(NaturalNews) One of the co-founders of the iconic Ben & Jerry's ice cream brand says he would like to stop Congress from banning state efforts to regulate foods with genetically modified ingredients.
Jerry Greenfield, who in 1978 started the Vermont-based ice cream company known for its flavors like Cherry Garcia and Chunky Monkey, rallied GMO labeling supporters outside the U.S. Capitol recently in the hope of building opposition to congressional legislation that would block states from requiring labels on GMO foods, like Vermont has done.
"This is not some crazy idea. It is common sense," said Greenfield. His namesake ice-cream business is in the process of shifting to all non-GMO ingredients in all 50 flavors, which is being welcomed universally by GMO opponents.
"Food companies should be proud to talk about the ingredients that are in their food. We should be screaming it from the rooftops. It's simply a matter of transparency and a consumer's right to know," he added.
Greenfield and his supporters say that more than a half-million people have registered their opposition to legislation proposed by Rep. Mike Pompeo, R-Kansas, that would prohibit states from requiring GMO products to be labeled. Rather, they are supporting a different idea: legislation from Sen. Barbara Boxer, D-California, and Rep. Pete DeFazio, D-Oregon, that would create a nationwide label on GMO foods, but both of those bills have gone nowhere in Congress.
'We do have a problem brewing here'
Rep. Kristi Noem, R-South Dakota, recently told reporters that the federal government should not be putting out new regulations, but it could nevertheless play a role in assisting food producers, consumer groups and others come to a consensus about how best to move forward.
"We do have a problem brewing here, and there may be some kind of consensus that can be built at the federal level which would help facilitate some more standardization," Noem said.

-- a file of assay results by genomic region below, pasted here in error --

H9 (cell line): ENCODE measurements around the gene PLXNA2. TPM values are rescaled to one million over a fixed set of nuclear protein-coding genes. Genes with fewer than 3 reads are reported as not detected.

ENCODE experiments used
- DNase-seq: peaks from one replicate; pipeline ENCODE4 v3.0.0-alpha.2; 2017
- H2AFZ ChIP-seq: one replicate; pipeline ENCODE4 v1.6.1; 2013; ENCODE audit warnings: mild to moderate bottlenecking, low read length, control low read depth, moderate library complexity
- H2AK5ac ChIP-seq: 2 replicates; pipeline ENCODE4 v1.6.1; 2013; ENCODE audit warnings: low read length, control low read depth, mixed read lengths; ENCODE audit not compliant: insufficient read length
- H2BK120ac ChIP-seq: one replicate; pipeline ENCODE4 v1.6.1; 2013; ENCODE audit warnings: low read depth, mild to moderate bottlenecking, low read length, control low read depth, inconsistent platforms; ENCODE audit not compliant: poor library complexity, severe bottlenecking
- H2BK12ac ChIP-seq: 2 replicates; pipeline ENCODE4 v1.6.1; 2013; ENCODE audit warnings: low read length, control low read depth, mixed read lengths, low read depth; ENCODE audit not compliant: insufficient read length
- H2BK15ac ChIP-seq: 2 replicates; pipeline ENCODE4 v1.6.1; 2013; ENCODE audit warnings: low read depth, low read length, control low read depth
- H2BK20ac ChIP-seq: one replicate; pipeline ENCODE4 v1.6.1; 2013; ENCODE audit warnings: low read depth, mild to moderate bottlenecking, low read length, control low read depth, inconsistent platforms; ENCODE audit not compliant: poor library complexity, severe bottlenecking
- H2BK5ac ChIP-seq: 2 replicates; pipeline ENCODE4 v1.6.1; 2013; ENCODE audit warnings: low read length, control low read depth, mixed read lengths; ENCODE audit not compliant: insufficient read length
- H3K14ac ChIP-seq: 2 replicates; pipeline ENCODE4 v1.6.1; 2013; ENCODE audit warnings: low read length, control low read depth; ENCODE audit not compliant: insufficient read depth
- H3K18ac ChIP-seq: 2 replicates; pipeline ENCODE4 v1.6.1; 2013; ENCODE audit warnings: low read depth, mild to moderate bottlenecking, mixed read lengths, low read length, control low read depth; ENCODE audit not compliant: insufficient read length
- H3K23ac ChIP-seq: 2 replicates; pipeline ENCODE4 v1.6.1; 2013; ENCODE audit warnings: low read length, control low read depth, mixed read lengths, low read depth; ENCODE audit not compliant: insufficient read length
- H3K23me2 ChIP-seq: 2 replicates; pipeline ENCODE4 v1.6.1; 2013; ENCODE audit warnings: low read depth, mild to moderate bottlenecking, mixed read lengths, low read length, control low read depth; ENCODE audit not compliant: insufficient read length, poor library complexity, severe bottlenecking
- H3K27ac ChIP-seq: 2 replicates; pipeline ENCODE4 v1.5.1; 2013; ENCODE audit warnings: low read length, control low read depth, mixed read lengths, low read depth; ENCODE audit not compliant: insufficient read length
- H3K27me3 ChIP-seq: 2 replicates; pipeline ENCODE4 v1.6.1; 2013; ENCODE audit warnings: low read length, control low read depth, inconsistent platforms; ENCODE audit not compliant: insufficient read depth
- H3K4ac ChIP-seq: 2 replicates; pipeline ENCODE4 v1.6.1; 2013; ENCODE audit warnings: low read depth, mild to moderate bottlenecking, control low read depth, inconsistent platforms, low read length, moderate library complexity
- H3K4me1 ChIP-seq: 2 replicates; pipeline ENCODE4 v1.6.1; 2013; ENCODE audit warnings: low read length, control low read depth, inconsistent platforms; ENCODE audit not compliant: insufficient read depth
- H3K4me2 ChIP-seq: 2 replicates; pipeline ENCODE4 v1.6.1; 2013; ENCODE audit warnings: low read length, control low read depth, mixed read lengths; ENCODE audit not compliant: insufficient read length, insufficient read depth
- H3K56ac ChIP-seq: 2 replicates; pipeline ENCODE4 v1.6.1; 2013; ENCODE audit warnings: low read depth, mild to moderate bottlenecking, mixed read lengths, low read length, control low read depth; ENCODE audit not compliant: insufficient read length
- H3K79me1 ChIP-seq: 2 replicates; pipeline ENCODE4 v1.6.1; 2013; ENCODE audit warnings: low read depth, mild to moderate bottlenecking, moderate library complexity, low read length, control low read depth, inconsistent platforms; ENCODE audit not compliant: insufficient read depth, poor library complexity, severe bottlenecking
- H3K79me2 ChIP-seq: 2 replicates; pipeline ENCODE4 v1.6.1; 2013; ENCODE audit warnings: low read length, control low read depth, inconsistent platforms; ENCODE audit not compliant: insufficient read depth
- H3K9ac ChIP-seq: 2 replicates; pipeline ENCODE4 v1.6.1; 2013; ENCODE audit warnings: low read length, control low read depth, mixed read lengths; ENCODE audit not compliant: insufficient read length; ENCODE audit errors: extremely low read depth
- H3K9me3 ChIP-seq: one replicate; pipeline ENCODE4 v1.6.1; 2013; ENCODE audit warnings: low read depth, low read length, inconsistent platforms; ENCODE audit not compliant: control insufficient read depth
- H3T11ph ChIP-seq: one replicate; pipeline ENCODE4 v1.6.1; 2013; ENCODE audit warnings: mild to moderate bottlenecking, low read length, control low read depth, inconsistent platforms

The debate regarding GMO labeling has gained steam in recent years, as more states are pushing forward on their own to require products containing GMO ingredients to include either labeling or a notification of such on packaging.
In May, Vermont became the first state to pass a GMO labeling bill; Ben & Jerry's was a leading supporter of the initiative. The law, which is currently being challenged in court by the Grocery Manufacturers Association and other groups, is set to go into effect July 1, 2016.
According to the Argus Leader:
Other state efforts have yielded mixed results. Connecticut and Maine have passed laws to mandate labeling, but they have yet to take effect, while voters in California and Washingtonstate [sic] narrowly have rejected similar measures. Oregon will be asking voters to decide on a labeling initiative in November.
Consumer organizations have said the general public overwhelmingly supports increased food labeling because people want to know whether the foods they are eating contain any GMO ingredients. Also, they said, there is no evidence to definitively prove that such crops are safe. What's more, they argue that American shoppers should be given the same opportunity to know what consumers in more than 60 other countries already know.
"For many years they claimed cigarettes were safe or healthy and we found out that wasn't quite true," DeFazio told reporters. "Who knows what kind of evidence or information is being withheld from the American people regarding these" genetically modified ingredients.
The Food and Drug Administration says there is no difference between GMO foods and their non-GMO, organic counterparts, so as such the agency does not require special GMO labeling.
GMO benefactors say labeling advocates "misguided"
Food makers and producers of GM corn, soybeans and other crops have invested millions upon millions of dollars to oppose state measures that would require mandatory labeling. They say their crops have been proven safe and that labels will only confound, scare and convince consumers that they are somehow not safe.
As further noted by the Argus Leader:
In the U.S., up to 80 percent of packaged foods contain ingredients that have been genetically modified, according to the Grocery Manufacturers Association, which represents more than 300 food and beverage companies including Kellogg, PepsiCo and H.J. Heinz.
Other groups, like the Coalition for Safe and Affordable Food -- whose members include the American Farm Bureau Federation and the Biotechnology Industry Organization, two groups that benefit greatly from GMO farmers -- call anti-GMO efforts "misguided."
But you wouldn't expect anything different from an organization whose members are neck-deep in GMOs.